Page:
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February 26, 1991


The opinion of the court was delivered by: Caldwell, District Judge.


I. Introduction.

We are currently considering cross-motions for summary judgment filed pursuant to Fed.R.Civ.P. 56 by the plaintiff, The Cincinnati Insurance Company (Cincinnati), and defendants, Ronald R. Herr and Susan E. Herr (the Herrs). Cincinnati filed this declaratory judgment action to determine its obligations under the portion of one of its comprehensive casualty and property policies providing automobile insurance. The defendants are the named insureds under the policy, Herr Signal & Lighting Co., Inc., Ronald R. Herr, Susan E. Herr, Wayne A. Herr and Shelby Herr.*fn1 This is a diversity case controlled by Pennsylvania law. We will evaluate the motions under the well established standard. See Williams v. Borough of West Chester, 891 F.2d 458 (3d Cir. 1989).

II. Background And Discussion.

We must deal with issues presented by the underinsured motorist (hereinafter "UIM") coverage. Ronald R. Herr, president of Herr Signal & Lighting Co., sustained serious personal injuries on or about May 22, 1986, while engaged in the course and scope of his duties as a flagman on a construction project when he was struck by a car operated by Norman Snelgrove. Herr received workmen's compensation benefits from his company's worker's compensation carrier. He also obtained a verdict against Snelgrove in the Court of Common Pleas of Adams County, Pennsylvania, in the amount of $275,821. The trial court denied his post-trial motion contesting the verdict as grossly inadequate to compensate him for his injuries, and he has filed an appeal of that order to the Pennsylvania Superior Court. Snelgrove's liability insurance provided maximum coverage of $25,000 so Herr was also able to obtain UIM coverage from his personal automobile insurance carriers.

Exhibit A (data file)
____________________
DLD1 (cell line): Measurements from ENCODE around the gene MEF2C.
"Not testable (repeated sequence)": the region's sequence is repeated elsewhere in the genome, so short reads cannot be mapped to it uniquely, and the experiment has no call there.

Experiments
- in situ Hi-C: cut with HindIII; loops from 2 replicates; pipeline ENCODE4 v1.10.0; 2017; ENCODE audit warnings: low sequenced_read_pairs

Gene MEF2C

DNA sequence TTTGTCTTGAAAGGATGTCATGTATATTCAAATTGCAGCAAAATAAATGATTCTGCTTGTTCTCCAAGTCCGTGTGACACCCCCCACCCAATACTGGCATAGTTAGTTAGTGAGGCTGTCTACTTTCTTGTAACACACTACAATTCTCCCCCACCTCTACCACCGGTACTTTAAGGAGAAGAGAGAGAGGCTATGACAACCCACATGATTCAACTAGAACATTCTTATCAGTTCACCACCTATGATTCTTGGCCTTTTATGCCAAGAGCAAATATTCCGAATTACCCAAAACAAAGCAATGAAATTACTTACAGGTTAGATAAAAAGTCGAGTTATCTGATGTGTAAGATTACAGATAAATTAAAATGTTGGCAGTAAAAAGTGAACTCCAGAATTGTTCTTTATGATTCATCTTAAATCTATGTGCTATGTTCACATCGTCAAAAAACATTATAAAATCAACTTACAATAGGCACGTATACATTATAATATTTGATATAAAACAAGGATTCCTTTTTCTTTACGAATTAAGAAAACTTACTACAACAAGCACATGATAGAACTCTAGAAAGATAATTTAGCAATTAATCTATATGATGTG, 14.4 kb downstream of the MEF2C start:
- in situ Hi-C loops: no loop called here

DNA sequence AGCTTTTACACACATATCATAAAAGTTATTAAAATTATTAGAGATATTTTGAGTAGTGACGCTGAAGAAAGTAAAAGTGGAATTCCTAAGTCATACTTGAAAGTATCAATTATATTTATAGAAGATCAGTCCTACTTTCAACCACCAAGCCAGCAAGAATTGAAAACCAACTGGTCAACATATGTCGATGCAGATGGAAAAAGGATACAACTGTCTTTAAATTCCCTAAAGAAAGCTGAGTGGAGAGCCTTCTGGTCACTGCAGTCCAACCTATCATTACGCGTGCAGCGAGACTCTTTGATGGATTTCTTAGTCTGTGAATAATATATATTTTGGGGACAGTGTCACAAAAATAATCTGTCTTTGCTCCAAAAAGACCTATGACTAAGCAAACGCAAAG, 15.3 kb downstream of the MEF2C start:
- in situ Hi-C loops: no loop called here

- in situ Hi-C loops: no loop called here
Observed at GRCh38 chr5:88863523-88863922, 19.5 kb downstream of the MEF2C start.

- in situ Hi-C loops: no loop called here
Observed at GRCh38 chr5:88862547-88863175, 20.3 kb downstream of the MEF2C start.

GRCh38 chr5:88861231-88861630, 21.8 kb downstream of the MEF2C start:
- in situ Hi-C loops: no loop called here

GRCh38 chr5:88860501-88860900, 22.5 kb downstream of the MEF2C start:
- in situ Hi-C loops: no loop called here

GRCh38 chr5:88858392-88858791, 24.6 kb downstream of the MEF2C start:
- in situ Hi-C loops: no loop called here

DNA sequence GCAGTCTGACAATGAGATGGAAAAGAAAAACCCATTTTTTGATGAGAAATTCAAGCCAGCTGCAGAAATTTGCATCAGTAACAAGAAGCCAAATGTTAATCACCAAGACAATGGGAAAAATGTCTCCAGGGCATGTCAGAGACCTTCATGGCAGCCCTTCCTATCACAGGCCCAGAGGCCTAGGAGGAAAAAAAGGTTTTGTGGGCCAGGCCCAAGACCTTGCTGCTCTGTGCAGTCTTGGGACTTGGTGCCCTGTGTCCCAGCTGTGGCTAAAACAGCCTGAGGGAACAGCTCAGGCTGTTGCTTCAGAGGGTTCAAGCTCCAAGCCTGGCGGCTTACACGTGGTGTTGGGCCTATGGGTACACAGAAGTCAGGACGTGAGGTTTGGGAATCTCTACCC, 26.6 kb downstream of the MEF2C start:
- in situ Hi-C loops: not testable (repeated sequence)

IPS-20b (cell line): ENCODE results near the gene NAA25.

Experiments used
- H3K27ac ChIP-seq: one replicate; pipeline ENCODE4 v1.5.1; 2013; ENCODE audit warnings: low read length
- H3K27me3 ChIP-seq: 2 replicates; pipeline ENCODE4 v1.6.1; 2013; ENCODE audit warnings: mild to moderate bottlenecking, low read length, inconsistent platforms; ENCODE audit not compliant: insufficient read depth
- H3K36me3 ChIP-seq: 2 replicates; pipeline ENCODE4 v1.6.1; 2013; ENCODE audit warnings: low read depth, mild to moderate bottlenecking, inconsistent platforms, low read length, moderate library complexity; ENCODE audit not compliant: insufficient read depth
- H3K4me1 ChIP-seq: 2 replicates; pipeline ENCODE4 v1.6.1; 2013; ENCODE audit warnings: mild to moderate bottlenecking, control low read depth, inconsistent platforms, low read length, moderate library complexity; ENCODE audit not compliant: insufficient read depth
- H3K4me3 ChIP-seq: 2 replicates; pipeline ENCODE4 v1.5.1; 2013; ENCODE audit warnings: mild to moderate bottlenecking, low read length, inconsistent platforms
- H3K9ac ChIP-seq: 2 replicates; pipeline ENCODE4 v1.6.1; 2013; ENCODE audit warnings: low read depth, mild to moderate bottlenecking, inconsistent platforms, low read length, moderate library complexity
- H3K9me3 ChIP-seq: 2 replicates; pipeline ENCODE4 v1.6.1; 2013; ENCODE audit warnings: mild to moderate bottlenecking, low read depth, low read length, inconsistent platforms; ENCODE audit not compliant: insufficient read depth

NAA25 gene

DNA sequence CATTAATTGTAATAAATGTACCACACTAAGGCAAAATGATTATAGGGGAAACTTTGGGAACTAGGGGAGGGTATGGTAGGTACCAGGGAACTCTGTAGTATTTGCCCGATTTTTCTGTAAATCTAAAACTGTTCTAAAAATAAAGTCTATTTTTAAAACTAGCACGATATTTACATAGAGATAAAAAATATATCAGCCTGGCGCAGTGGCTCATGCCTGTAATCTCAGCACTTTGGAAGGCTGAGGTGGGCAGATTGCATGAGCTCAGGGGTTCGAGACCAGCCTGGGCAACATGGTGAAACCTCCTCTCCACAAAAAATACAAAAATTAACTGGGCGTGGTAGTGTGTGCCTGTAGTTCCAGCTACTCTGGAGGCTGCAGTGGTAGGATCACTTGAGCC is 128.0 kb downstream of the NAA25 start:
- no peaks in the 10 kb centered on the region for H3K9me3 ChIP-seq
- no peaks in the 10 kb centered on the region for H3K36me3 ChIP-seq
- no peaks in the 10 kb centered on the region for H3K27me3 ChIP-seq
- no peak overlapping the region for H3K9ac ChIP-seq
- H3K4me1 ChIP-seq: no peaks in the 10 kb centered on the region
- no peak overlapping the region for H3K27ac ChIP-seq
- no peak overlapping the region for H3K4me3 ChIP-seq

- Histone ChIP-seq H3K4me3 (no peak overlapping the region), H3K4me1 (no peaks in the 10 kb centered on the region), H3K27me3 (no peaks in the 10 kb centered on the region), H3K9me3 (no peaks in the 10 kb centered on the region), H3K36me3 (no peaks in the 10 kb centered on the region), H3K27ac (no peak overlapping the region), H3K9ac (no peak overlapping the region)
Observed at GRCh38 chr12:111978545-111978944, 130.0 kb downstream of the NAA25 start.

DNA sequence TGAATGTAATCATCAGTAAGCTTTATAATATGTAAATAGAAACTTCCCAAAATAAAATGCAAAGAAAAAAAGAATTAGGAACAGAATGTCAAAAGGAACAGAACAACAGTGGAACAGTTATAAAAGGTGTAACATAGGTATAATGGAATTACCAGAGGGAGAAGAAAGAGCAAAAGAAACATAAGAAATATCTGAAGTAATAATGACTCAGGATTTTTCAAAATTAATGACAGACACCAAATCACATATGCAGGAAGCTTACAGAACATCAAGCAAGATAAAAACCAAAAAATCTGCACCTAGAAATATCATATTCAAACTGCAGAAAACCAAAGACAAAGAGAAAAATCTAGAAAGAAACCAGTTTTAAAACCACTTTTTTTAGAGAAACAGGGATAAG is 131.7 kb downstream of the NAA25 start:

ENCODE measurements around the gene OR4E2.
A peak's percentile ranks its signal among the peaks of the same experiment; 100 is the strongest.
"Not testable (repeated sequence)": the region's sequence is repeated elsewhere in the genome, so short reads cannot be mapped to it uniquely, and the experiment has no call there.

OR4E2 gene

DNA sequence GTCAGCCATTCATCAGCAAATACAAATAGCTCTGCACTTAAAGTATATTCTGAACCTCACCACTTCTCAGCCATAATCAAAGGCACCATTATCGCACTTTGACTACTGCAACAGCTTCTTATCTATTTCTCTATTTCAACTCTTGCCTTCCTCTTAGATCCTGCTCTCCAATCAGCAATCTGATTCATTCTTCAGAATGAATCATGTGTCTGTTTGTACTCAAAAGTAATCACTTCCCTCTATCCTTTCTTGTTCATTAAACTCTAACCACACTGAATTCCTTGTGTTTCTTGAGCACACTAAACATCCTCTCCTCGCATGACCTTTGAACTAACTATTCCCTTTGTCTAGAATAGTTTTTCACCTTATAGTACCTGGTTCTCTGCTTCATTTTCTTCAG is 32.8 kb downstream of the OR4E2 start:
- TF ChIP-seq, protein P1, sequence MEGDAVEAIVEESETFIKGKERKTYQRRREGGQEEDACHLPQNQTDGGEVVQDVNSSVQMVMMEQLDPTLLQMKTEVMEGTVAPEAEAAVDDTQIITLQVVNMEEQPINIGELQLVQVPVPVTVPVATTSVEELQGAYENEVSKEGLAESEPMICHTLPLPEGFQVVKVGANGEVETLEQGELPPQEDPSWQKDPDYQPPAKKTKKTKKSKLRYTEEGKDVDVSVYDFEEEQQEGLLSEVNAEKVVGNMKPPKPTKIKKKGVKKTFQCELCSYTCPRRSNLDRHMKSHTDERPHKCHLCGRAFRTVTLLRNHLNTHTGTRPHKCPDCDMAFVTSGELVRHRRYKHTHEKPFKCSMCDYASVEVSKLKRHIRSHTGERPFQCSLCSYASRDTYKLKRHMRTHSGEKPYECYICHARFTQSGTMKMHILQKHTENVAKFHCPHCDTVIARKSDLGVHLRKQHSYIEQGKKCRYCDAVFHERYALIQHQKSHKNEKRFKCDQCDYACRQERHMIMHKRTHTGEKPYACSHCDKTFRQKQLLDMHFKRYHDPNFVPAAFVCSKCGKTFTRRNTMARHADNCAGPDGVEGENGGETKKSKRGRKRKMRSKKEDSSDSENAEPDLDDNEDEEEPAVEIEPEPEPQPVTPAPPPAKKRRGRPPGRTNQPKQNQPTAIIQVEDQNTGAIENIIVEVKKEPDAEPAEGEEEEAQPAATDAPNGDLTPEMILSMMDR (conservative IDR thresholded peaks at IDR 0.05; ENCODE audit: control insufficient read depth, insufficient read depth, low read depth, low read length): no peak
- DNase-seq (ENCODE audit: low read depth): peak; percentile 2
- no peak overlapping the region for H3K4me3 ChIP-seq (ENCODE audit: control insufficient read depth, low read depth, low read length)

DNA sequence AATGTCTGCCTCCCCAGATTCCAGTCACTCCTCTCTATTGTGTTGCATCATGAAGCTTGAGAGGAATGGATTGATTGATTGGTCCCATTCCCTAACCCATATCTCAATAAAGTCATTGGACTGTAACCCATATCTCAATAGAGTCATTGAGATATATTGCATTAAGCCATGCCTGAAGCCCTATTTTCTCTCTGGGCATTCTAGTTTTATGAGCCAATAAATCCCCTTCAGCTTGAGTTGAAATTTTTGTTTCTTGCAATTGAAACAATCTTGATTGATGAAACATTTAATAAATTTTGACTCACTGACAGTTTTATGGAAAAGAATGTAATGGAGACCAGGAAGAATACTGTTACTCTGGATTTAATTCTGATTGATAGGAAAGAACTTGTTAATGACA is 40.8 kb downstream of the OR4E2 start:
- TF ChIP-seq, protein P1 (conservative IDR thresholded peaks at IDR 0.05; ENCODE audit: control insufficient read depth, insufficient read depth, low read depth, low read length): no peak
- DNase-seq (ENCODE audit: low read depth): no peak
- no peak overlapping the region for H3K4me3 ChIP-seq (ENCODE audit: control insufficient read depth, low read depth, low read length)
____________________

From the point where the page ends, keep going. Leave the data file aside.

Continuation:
The immediate impetus for this lawsuit was Herr's notification to Cincinnati on or about May 19, 1989, that he intended to make a claim for UIM coverage under its policy as well. The declaration page of the policy states that it provides third party coverage for bodily injury liability up to $500,000 and UIM limits of $35,000. There is no dispute that, counting certain trailers as insured vehicles, there are at least thirteen vehicles covered by the policy. Herr's position is that he is entitled to stack the coverages for the thirteen vehicles. Moreover, the amount used in this calculation should equal the liability limits of the policy, $500,000, rather than the stated UIM limits, $35,000, because Cincinnati failed to obtain his consent to the reduction in UIM coverage in accordance with Pennsylvania law. This would entitle him to $6,500,000 of UIM coverage.

Cincinnati's complaint alleges that it has no obligation under the policy for two reasons. First, Herr violated the policy provision requiring prompt notice of the accident by waiting for about three years before submitting his claim. Second, since the accident occurred during the course of Herr's employment, his exclusive remedy is the Workmen's Compensation Act. Alternatively, Cincinnati contends that, if Herr is entitled to UIM coverage, that coverage should be the limits stated on the declaration page, $35,000. Further, if stacking were appropriate, the overall limit of recovery should be the liability limits of the policy, $500,000.*fn2 Plaintiff also requests that we declare on the basis of collateral estoppel that Herr's recovery be limited by his judgment in the amount of $275,821 against the tortfeasor in the state court trial.*fn3